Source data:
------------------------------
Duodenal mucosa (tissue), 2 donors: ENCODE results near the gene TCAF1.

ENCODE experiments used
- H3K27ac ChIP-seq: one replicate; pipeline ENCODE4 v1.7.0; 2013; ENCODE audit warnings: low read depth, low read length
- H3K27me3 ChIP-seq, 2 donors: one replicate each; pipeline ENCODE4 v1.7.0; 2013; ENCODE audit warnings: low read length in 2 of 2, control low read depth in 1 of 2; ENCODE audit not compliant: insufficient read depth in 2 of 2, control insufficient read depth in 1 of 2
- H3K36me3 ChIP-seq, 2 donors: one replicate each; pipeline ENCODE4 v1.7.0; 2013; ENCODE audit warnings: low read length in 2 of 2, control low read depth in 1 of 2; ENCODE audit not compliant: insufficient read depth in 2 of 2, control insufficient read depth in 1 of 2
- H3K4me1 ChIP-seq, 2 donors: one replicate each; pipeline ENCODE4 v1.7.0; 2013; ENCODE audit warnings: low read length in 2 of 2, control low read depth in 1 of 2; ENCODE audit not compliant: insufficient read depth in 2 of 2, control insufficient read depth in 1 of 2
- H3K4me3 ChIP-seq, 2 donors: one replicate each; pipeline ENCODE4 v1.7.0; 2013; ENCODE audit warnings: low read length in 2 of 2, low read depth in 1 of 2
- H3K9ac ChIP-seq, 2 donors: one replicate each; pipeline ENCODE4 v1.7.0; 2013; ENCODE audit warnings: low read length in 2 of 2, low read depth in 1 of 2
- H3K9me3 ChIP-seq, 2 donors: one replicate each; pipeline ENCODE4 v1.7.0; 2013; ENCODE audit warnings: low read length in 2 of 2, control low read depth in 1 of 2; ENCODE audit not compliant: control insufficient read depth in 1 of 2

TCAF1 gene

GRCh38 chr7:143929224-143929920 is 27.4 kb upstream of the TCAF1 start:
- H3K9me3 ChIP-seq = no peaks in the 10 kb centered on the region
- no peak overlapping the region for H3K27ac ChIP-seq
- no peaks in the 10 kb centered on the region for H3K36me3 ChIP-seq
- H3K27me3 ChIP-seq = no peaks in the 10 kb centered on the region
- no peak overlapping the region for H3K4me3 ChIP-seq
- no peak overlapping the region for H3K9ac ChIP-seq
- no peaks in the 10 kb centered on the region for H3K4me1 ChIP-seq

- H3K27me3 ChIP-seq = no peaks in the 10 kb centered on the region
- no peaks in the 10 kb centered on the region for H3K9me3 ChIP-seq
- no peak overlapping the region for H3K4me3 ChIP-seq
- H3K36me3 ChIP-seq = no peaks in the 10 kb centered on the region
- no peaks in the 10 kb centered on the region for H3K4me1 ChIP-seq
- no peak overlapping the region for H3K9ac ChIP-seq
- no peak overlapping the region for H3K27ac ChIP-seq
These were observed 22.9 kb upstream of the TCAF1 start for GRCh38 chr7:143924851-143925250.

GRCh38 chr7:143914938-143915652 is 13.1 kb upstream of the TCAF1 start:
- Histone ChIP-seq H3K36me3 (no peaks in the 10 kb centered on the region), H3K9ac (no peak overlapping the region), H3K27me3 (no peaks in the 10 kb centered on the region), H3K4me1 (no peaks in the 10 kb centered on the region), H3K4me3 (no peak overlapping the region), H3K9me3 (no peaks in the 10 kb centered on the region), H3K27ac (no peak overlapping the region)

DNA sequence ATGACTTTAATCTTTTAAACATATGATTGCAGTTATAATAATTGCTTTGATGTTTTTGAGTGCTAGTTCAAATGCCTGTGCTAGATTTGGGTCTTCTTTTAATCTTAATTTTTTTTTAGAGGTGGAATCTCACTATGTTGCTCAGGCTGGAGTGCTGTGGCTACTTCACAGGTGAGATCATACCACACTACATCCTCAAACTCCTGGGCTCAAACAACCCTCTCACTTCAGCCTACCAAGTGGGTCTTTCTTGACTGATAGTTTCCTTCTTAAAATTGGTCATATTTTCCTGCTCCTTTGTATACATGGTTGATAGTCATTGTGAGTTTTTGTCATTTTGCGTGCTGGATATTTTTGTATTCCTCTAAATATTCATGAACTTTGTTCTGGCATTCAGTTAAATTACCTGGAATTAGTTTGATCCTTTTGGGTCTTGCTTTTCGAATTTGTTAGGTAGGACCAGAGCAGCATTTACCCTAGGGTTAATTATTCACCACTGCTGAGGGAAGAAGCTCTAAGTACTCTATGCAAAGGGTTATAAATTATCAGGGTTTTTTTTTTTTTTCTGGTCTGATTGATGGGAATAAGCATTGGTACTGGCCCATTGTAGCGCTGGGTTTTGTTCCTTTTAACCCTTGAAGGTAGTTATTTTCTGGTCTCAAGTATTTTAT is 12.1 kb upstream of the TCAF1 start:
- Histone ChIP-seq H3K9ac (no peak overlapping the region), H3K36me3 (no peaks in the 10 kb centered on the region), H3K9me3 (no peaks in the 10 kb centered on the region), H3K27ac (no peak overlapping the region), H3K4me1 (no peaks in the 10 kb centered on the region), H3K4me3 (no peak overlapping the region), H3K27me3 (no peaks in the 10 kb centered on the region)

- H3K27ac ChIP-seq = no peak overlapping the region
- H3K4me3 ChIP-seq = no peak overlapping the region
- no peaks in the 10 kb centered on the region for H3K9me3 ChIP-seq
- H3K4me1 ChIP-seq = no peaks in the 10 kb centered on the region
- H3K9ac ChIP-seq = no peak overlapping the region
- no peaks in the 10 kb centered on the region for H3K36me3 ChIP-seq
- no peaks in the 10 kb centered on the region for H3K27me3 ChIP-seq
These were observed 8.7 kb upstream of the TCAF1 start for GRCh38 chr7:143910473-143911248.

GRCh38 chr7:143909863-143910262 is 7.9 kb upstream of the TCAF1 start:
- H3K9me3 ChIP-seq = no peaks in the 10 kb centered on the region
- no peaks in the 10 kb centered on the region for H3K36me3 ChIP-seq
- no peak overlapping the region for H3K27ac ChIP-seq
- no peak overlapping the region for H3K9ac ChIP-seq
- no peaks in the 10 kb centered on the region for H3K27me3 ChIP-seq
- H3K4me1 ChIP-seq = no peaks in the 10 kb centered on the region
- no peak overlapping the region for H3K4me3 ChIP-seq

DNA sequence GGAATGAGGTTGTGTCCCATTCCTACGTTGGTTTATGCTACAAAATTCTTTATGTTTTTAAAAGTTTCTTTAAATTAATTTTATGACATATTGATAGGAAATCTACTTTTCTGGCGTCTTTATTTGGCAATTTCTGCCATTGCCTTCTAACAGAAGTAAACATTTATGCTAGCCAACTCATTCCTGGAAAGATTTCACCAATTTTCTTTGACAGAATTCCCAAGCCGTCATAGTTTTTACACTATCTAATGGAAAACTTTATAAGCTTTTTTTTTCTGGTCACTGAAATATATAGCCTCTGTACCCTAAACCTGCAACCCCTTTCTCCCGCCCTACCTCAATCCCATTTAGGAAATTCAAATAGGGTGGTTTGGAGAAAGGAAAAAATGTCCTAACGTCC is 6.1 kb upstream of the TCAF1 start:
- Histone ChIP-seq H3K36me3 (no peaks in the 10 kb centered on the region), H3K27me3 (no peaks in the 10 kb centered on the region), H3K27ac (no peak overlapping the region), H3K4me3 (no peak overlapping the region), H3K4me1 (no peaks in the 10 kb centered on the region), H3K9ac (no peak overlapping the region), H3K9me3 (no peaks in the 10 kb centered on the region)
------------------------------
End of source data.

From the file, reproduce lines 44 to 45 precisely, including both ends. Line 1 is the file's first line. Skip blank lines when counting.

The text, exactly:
- no peaks in the 10 kb centered on the region for H3K27me3 ChIP-seq
- H3K4me1 ChIP-seq = no peaks in the 10 kb centered on the region